Teaching and learning
Other life forms can teach and learn as well, however human supremacists believe humans use the perfect balance of verbal, written and body language to teach and learn, which brings us to:
Not using scents, complex hormones, animal body language, or animal verbal language, but a certain combination of specific human body language, human verbal language and written language.
Koko the gorilla and Washoe the chimpanzee have learned American Sign Language and have used it to communicate with humans.
A male bonobo named Kanzi is able to understand about 3,000 human words, as well as simple sentences. Bonobos have also been shown to use reason, a trait supposedly unique to humans, to invent new phrases from the words they have learned. Some argue that the accomplishments of the apes are not equal to humans on the basis that they are simply learning human sign language and inventing new words based on the human sign language.
So, it looks like human supremacists need to study bonobos in the wild to see them use communication that they originally developed. Some scientists are, and have been studying how bonobos naturally communicate and have explained some of it in human language. But they do not speak one of our current, popular, verbal languages, so it is unlikely that certain people will be interested.
What about dolphins? Dolphins communicate in a variety of ways and can even conduct ultrasound scans of life forms using their echo-location ability. They have even been able to find abnormalities, such as tumors in people who did not know they had them.
Prairie dogs have complex verbal language which they invented themselves and use to talk to each other. They have words to describe size, speed, color, direction, and more. If they see a person walking by, they can tell another prairie dog that a person is walking by, how fast he is walking, how big he is, what he is wearing, and even what he is carrying. They also have words for abstract shapes, such as triangles and ovals. An example of a sentence a prairie dog can say is: “The short man in the blue shirt is coming and he is holding a gun”.
Not only do prairie dogs have a complex verbal language with adjectives and nouns like human language, they may have something significantly unique. In an experiment in which six prairie dogs isolated from each other in sound-proof rooms were shown a European ferret – something none of them had ever seen before – they spoke a new, identical word to describe the ferret. The experiment has been repeated several times by showing the prairie dogs new animals and has produced similar results.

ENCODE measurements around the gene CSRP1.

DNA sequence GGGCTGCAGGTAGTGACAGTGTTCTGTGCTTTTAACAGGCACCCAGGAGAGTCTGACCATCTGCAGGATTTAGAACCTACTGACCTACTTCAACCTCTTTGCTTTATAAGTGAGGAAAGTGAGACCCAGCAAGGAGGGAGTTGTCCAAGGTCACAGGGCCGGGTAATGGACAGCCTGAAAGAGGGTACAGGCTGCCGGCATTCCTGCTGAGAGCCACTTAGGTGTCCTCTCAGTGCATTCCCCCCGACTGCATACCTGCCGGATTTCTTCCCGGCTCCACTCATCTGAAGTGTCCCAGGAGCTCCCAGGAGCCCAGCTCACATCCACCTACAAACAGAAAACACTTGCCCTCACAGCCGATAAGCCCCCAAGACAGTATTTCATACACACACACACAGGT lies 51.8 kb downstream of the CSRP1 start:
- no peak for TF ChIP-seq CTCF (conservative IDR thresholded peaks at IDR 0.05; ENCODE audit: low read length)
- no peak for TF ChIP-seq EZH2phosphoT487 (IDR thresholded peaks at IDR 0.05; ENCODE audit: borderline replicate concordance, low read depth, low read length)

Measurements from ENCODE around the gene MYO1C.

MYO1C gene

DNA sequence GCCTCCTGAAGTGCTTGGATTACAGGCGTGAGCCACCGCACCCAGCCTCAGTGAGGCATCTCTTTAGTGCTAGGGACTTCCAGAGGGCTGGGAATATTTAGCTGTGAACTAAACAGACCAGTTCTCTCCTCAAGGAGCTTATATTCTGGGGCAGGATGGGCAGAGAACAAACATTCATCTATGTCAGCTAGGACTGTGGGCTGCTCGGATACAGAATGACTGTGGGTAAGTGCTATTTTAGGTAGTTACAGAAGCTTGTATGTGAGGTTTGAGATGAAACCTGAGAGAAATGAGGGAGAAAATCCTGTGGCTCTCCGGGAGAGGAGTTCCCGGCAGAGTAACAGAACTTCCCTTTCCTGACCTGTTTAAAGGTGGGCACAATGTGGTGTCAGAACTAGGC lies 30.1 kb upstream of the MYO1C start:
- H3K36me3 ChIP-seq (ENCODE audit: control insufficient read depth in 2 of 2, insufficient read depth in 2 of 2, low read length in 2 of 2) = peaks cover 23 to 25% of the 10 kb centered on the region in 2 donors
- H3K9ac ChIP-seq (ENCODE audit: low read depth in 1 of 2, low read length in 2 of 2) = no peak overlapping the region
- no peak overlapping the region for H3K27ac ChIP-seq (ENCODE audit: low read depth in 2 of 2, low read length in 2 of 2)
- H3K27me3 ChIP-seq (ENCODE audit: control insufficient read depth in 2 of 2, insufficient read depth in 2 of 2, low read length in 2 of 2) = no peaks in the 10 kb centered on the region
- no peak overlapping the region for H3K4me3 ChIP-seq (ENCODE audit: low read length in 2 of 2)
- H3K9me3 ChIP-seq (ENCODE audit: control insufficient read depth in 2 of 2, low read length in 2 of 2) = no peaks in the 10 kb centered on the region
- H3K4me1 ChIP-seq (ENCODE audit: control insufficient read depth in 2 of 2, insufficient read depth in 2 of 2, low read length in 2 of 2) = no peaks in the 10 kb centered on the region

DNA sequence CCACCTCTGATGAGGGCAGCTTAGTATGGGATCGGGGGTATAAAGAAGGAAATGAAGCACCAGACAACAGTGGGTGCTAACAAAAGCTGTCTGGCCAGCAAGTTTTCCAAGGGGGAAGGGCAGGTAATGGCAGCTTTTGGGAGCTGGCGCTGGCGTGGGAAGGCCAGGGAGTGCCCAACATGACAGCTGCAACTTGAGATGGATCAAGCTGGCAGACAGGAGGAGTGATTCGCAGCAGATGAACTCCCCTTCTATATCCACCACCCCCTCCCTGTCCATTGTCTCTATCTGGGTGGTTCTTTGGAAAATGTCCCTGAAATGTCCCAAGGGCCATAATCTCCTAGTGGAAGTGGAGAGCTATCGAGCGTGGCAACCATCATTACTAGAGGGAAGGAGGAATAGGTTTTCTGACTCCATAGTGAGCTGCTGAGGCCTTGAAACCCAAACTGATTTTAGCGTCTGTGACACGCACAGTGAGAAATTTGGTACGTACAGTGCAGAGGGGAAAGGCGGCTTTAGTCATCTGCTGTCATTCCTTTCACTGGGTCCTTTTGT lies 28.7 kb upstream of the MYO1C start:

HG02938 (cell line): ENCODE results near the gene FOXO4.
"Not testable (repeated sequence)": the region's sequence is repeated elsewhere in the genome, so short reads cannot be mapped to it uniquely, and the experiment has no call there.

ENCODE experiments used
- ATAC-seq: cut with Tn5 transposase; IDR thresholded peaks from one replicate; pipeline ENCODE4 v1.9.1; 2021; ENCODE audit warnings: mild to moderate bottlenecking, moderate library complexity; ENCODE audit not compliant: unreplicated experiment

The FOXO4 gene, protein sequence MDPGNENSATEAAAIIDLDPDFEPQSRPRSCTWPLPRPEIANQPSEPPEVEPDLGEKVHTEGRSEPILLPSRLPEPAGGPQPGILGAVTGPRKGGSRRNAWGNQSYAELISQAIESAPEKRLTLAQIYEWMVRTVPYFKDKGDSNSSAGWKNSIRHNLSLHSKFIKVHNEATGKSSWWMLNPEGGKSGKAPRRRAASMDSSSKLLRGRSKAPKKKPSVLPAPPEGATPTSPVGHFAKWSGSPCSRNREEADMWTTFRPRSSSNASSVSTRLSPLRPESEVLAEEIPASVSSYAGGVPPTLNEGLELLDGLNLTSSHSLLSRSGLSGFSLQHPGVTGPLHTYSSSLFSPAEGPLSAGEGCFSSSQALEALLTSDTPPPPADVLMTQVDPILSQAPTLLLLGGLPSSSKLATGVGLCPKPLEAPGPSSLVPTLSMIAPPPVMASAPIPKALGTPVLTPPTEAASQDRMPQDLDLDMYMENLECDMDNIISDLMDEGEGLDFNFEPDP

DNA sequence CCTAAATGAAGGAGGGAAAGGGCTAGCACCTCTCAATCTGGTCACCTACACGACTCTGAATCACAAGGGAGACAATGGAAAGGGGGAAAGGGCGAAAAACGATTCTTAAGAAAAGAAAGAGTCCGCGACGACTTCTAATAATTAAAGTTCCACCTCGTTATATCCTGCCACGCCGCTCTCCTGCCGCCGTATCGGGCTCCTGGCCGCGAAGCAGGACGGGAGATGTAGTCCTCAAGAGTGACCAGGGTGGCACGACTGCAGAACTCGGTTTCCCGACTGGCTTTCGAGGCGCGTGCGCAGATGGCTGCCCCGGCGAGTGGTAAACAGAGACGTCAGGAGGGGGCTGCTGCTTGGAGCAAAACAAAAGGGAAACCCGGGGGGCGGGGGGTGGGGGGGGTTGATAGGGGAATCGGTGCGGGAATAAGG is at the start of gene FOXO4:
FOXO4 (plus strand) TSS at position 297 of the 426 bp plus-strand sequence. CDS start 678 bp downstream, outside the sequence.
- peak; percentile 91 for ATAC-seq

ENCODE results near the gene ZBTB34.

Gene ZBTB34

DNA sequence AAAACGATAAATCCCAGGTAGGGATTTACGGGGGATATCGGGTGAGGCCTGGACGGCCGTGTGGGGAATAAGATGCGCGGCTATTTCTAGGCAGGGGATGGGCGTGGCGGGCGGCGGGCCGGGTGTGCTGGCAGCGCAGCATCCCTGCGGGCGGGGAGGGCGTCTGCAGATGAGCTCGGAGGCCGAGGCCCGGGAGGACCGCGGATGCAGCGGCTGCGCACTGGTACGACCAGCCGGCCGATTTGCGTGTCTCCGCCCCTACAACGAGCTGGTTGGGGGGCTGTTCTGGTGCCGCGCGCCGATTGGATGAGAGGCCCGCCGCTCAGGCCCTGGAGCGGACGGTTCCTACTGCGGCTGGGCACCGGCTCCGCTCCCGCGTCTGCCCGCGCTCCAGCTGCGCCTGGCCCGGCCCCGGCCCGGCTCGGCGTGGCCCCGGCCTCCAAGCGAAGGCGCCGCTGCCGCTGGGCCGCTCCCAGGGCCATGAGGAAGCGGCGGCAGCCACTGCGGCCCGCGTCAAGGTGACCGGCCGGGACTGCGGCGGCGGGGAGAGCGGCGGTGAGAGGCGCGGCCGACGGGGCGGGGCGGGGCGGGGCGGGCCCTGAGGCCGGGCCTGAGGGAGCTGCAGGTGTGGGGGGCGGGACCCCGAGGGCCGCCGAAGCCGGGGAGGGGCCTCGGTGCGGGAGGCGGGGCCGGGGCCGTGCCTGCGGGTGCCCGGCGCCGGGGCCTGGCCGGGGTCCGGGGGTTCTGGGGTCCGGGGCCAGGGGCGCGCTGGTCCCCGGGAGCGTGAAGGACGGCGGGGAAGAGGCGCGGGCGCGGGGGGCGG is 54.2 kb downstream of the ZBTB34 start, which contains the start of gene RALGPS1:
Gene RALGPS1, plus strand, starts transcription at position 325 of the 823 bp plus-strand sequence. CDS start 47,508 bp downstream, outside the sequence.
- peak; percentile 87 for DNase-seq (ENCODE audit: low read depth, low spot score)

How can one prairie dog that is shown something it has never seen before, call it a word that is the same word another isolated prairie dog will call it? Some people trying to figure out the phenomenon say it’s as if once a prairie dog invents a new word, all other prairie dogs instantly learn the word without even being in contact with the inventor. Slobodchikoff, the scientist who performed the experiments, ponders if the prairie dogs have some kind of neural template with certain sounds describing certain features. This way, the prairie dogs would speak the same words when seeing objects with the same features. Surely there is a logical explanation behind this, but we have yet to discover it.
Don’t get excited too quickly, though. Some linguists are not yet sure whether prairie dogs have words to describe time, and they use this as an excuse to say that prairie dogs do not have language at all. So to have language, a species apparently needs to have words for time. However, this presents a minor problem to some humans. The Amondowa tribe in the Amazon also lacks words to describe time.
I am sorry Amondawa tribe; you are no longer people according to these linguists.
Besides prairie dogs, dogs and cats use language as well. They also have such finely tuned senses of smell; they can even know when a person is nearing death by picking up traces of specific chemicals from their bodies.
On top of that, cats and dogs can learn human language. Some dogs can learn over 1000 different human words for their toys. Can a human learn 1000 forms of dog communication? Can a human pick up faint smells and measure their chemical components to know what another life form is going through without even having to ask it?
So why do some people think that human verbal and written communication is special? How is it different from the other forms of communication mentioned? Well, that is simple. Humans vibrate their necks while they slap their wet tongues around in their mouths and move their lips. The various slap patterns and lip movements are attributed to meanings we think they mostly agree on.